This is also the case with Lamb’s Ear, which really struggles to be transplanted. I have only had success in a few cases. It self-seeds readily, but hates to be moved. I don’t mind letting it go to flower and seed though, as the tall pink flower spikes atop the soft grey foliage are stunning and provide a point of difference in my garden. The bees also love these.

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Lamb’s Ear flower stalk

Alyssum and violas are very easy to self-seed. Since I planted a punnet of white alyssum three years ago I have never needed to replant. I let it go along its own way, and I now find the flowers in cracks, between other plants, and in my grass. Again, I don’t mind this, but if you want a neater garden you will need to plant it in a pot. For a less invasive variety, plant the purple variety. In my experience it does not self-seed readily at all (kind of annoying from my point of view, but good if you do not want a spreading variety).

Sweet peas were an unintentional self-seeder. In 2016 I planted Sweet Pea Matucana, a purple and pink heirloom sweet pea that grows very strongly and is very sweetly scented. Due to time constraints, I let it develop a lot of seed heads before I removed the spent plants. I deliberately saved some to plant the following year, but a full stand of flowers grew without my help last year (I also planted some in a different spot). I saved more seeds from that crop and this year I will plant them again, along with the new seeds for Sweet Pea America I just purchased. Sweet peas are my favourite flower, so I am more than happy to have them reappear annually without any effort on my part.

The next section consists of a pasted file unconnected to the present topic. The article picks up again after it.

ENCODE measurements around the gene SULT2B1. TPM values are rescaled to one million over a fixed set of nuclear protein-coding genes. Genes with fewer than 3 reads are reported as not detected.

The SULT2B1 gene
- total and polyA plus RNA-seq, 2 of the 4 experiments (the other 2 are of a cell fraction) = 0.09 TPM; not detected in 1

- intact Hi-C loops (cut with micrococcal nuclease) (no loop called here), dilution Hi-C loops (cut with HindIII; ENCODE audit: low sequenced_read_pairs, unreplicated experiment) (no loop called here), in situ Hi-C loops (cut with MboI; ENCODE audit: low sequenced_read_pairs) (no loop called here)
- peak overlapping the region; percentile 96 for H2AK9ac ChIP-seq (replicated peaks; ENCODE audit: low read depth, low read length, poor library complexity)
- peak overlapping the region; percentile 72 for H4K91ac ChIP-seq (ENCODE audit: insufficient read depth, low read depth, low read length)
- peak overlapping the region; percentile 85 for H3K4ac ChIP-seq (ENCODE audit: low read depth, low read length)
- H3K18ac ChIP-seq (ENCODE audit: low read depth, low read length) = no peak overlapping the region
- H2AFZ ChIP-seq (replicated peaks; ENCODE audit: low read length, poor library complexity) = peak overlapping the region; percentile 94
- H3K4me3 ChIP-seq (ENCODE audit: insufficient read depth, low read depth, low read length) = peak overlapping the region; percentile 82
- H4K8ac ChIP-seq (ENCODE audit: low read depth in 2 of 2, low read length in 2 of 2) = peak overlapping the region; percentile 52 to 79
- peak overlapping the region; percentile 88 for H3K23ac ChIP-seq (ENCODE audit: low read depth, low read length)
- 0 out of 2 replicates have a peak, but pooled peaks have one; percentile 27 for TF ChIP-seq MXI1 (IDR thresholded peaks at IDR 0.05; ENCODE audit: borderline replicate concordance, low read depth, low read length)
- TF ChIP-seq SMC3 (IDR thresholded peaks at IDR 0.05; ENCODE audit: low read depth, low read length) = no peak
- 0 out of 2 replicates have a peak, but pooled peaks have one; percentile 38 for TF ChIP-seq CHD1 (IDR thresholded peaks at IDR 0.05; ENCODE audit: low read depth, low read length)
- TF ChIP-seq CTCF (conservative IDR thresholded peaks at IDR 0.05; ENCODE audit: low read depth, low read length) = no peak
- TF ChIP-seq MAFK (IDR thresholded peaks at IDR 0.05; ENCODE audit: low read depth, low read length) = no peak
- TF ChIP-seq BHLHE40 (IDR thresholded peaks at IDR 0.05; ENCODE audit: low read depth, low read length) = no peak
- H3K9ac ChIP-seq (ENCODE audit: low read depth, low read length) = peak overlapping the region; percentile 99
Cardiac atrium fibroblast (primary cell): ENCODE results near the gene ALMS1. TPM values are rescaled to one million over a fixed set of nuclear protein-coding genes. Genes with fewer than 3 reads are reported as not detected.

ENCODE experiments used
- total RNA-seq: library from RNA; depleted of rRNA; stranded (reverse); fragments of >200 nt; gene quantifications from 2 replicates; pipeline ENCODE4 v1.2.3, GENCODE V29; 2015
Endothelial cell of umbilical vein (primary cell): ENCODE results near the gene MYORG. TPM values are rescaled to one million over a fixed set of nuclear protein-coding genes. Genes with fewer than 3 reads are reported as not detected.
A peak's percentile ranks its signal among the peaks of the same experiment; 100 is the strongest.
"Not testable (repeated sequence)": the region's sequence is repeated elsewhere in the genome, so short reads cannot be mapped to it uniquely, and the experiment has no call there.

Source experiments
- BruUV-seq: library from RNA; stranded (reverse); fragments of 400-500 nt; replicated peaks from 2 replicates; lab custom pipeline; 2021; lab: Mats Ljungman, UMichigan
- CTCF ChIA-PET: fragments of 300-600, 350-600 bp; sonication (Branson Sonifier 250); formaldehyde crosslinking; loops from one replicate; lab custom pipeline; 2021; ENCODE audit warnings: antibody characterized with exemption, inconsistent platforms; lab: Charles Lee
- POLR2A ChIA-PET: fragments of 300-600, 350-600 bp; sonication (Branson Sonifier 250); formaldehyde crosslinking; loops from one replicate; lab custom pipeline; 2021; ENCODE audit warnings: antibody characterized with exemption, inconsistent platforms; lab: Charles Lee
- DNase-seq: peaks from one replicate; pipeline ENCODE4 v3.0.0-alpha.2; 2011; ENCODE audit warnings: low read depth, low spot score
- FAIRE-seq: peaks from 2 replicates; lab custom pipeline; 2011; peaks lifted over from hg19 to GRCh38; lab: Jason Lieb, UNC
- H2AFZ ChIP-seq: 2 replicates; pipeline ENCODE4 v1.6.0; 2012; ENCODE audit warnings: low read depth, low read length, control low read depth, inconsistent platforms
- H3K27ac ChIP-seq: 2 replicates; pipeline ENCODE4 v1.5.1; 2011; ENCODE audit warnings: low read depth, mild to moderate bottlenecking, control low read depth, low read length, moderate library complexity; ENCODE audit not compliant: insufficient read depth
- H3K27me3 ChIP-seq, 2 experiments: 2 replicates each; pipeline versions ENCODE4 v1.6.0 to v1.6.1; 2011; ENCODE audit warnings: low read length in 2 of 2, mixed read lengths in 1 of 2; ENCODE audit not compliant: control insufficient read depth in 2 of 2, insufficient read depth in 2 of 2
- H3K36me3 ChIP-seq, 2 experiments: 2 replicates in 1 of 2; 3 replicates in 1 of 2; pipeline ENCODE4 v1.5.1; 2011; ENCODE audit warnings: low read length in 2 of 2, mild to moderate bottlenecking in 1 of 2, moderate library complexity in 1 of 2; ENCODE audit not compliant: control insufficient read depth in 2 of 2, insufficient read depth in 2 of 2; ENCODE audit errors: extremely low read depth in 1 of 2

Saving seeds

I save seeds from plants that have been highly prolific, or that are especially tasty. Some of my efforts at saving seeds have been highly experimental and very successful; other efforts should have worked but were dismal failures. It is very much a trial and error process. In terms of saving time, it is not a hobby for that. I could buy a packet of seeds or a punnet of seedlings and be done with it.

Tomatoes

Saving tomato seeds is a fiddly business. If you have an heirloom tomato that you want to grow again next year, wait until you have a nice, ripe specimen. Fill a cup or small jar with water, and scoop the seeds into the cup. Let the tomato seeds sit in the cup overnight. They will ferment slightly. Strain in a fine sieve, ensuring you remove all pulp from around the seeds. Dry on a plate lined with paper towel until completely dry. They will stick to the paper, but they are easily removed. Store in a labelled jar in a dark place.

Pumpkins

Can you say ‘easy’? Pumpkins are the gift that keeps on giving, provided you have the room to grow them. Easy to grow, easy to save seeds, easy to eat. There is nothing about pumpkins to dislike. I saved my first lot of pumpkin seeds from a Kent pumpkin bought on sale at the supermarket, and it produced perfect replicas of that original pumpkin. In fact, it’s hard to keep a pumpkin seed down. Try composting them – you will just end up with pumpkin plants down the track. We currently have about ten pumpkin plants in our garden, and we only planted four of them. The rest are self-seeded butternuts from our compost. They are also producing beautiful, fat butternuts. I see pumpkin soup, pumpkin dal, and pumpkin scones in our future.

To save pumpkin seeds, just scoop them out of a fully ripe pumpkin, give them a rinse to remove the pulp, and dry them on a plate. Too easy.